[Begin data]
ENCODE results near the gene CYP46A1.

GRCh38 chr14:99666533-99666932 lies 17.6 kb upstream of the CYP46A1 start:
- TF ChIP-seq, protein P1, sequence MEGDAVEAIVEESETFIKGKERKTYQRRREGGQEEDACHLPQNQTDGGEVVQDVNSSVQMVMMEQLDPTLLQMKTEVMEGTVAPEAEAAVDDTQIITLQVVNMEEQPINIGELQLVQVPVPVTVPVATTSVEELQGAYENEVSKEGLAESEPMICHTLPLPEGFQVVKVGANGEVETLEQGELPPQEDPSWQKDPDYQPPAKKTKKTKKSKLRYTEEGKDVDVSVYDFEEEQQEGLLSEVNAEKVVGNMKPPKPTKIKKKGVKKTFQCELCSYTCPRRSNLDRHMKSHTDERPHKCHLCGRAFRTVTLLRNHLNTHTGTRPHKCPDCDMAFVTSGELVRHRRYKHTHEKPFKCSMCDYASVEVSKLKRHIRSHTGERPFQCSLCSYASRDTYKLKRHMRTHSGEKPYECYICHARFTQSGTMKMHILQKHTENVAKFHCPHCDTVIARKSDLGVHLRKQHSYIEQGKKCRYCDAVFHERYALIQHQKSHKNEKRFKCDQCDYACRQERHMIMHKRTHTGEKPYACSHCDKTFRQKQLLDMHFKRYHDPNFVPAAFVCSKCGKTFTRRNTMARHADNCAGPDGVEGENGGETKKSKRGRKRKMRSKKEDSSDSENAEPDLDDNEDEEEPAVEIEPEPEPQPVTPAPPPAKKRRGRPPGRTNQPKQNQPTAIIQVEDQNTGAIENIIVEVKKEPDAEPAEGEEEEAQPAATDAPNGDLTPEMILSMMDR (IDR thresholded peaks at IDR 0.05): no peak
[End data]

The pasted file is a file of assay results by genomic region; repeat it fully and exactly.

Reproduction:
ENCODE results near the gene CYP46A1.

GRCh38 chr14:99666533-99666932 lies 17.6 kb upstream of the CYP46A1 start:
- TF ChIP-seq, protein P1, sequence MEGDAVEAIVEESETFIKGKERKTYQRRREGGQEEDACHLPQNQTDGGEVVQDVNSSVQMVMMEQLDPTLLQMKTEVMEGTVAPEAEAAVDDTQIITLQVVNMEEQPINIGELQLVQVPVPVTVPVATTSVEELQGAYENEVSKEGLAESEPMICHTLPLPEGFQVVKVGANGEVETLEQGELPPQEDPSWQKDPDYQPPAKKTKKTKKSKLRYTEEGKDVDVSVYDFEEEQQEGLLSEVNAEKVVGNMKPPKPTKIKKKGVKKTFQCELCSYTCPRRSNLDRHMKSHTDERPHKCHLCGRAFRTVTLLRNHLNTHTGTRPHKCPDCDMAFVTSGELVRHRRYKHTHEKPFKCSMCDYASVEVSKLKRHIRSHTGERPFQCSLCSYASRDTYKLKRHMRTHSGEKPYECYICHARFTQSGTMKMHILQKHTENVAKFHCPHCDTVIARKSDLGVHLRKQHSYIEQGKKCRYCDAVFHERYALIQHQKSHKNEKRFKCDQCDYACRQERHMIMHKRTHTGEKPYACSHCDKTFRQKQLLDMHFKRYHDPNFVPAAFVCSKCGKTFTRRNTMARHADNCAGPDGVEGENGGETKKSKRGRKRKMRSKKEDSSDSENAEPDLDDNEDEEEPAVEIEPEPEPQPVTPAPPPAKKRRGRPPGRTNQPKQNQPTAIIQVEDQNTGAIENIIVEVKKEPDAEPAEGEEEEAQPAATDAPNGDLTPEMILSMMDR (IDR thresholded peaks at IDR 0.05): no peak